County Delays Imposing New Air Rules on Mine

TIMES STAFF WRITER

Bowing to complaints from residents demanding stricter measures, county officials have delayed for a month imposing new air pollution regulations on the operator of a Lockwood Valley clay mine.

Residents say the new regulations don't go far enough to clamp down on the amount of sulfur dioxide emitted by Pacific Custom Materials.

The Ventura County Air Pollution Control board postponed adding the new controls after neighbors of the mine complained to the panel Monday that they hadn't received adequate notice of the meeting.

"I've never been stopped before from putting on emission controls--particularly by the people who would benefit," said Dick Baldwin, executive officer of the board.

The new measures call for injecting lime into the plant's kilns, which would help cut down on sulfur dioxide emissions. But residents said they don't trust the board to impose the toughest restrictions on the plant.

In January, the clay mine agreed to the new measures after a study by the air pollution district showed that the facility was releasing 1 1/2 times as much sulfur dioxide--a precursor to acid rain--as standards allow.

The decision frustrated pollution regulators, who maintain that the temporary measures the plant has been using since earlier this year are not as effective as the permanent lime injection system the plant has agreed to add.

But Lockwood Valley residents, who have filed a civil suit against the plant, said they believe the air pollution district is the one dragging its feet.

"It's like the fox guarding the hen house," said Sylvia Swan, who lives within 600 feet of the plant's stacks. "We believe the air contamination is the same, but we just can't see it."

Plant opponents believe that the lime injection system being required won't do the job it is expected to do.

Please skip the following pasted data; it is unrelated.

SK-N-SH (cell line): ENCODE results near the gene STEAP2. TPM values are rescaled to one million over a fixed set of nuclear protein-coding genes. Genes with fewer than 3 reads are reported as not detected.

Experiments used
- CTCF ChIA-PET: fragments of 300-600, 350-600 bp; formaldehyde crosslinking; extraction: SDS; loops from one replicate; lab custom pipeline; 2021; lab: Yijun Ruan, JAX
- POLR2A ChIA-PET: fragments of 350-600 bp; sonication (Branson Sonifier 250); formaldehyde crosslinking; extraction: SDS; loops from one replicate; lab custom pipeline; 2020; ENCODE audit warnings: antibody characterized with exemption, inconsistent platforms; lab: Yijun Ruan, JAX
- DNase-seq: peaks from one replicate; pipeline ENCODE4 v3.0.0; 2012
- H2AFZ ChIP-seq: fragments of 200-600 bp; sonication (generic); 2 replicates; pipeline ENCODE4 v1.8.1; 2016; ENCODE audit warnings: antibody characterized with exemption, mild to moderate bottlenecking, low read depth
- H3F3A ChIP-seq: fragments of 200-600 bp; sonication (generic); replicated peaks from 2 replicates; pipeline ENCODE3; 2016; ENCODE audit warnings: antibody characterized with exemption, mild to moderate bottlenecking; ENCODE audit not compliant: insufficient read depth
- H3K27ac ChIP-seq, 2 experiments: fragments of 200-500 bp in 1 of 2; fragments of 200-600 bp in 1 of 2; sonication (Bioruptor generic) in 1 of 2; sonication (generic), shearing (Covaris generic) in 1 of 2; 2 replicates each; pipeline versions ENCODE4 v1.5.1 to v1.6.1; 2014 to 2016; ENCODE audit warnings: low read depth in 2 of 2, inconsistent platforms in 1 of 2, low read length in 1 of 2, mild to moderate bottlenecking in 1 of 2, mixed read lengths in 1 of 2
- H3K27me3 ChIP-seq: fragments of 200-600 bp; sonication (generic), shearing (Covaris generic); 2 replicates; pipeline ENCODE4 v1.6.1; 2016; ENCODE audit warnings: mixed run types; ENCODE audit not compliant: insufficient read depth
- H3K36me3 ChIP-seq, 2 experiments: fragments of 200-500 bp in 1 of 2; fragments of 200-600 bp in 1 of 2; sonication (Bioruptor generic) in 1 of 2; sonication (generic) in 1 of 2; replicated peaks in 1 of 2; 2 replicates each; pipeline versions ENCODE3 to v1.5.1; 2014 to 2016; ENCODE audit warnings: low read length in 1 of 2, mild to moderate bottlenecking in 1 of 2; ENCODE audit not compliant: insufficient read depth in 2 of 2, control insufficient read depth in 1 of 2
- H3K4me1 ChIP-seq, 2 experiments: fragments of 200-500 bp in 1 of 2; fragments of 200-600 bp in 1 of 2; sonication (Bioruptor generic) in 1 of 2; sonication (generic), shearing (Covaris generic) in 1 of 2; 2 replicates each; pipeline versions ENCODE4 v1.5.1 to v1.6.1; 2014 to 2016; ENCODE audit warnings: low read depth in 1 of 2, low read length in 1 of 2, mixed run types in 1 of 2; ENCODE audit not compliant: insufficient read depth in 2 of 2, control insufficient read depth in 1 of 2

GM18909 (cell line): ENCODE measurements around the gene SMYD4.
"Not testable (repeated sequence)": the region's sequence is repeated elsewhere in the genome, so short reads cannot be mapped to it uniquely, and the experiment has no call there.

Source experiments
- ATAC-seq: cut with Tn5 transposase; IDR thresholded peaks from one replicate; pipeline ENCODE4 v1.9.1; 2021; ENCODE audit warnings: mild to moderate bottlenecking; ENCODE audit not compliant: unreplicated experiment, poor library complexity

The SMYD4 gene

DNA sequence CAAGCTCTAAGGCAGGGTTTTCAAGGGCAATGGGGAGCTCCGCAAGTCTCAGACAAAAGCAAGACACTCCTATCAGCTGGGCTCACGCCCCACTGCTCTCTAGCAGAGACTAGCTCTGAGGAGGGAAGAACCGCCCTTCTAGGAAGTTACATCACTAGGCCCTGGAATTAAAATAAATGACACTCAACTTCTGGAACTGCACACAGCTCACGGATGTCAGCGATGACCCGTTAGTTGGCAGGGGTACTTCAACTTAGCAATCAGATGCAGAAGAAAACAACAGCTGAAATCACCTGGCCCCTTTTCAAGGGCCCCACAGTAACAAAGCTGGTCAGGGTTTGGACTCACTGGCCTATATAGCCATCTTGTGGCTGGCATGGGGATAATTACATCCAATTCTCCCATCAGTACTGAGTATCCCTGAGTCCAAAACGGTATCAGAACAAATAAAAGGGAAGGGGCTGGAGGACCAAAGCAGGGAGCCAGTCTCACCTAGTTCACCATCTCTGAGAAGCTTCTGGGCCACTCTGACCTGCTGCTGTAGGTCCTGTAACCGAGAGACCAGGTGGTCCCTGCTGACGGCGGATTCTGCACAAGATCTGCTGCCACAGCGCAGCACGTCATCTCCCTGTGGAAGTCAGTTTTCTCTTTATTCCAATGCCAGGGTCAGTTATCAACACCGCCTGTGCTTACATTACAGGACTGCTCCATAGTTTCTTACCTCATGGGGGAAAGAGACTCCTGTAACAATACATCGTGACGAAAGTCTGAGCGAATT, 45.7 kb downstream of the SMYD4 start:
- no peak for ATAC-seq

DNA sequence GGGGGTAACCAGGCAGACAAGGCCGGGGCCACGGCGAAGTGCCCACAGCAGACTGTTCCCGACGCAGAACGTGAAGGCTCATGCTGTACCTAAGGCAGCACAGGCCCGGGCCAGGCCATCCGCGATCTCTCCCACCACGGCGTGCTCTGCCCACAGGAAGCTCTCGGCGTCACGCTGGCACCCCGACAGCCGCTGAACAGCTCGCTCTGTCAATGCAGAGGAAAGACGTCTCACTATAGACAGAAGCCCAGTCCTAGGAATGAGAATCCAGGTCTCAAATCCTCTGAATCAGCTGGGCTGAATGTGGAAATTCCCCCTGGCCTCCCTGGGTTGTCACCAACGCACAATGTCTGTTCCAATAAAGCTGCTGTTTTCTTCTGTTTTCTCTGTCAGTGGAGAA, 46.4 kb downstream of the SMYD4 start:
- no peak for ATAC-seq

"We think [the plant is] using this proposal as a means to buy time," said Bill Dunlap, director of Environmental World Watch, an advocacy group that targets companies suspected of breaking California's pollution laws and a plaintiff in the suit.

"I'm not convinced that the lime injection system will have any effect. . . . We think they've deliberately covered up a more intense review of the technology" out there.

Baldwin said that the plant is only required to bring its emissions down to permit levels, and that legally he cannot require the best available technology of the plant.

Residents of the remote area in northeast Ventura County have complained for more than two years that the mine is responsible for their nausea, painful breathing, dizziness, and eye, nose and skin irritations. They have filed a civil lawsuit seeking damages.

The company extracts clay from its mine in Los Padres National Forest, about 20 miles northeast of Ojai, and processes it in kilns at its Lockwood Valley plant for such items as skid-resistant highway surfaces, fireproof roof tiles and lightweight concrete for use in high-rise buildings.

The emissions occur when diesel-soaked clay is superheated in the kilns. Pacific Custom Materials is permitted to use up to 3.2 million gallons of diesel fuel annually. Sulfur dioxide, produced by the burning of diesel fuel, can cause breathing difficulties.

Patrick Cafferty, an attorney for the mine's operator, a division of Dallas-based TXI, said at the hearing that a delay was disappointing because "everyone agrees that [controls] should be put on as soon as possible" and that permanent controls would be more effective.

"They're postponing a matter of great concern," he said.

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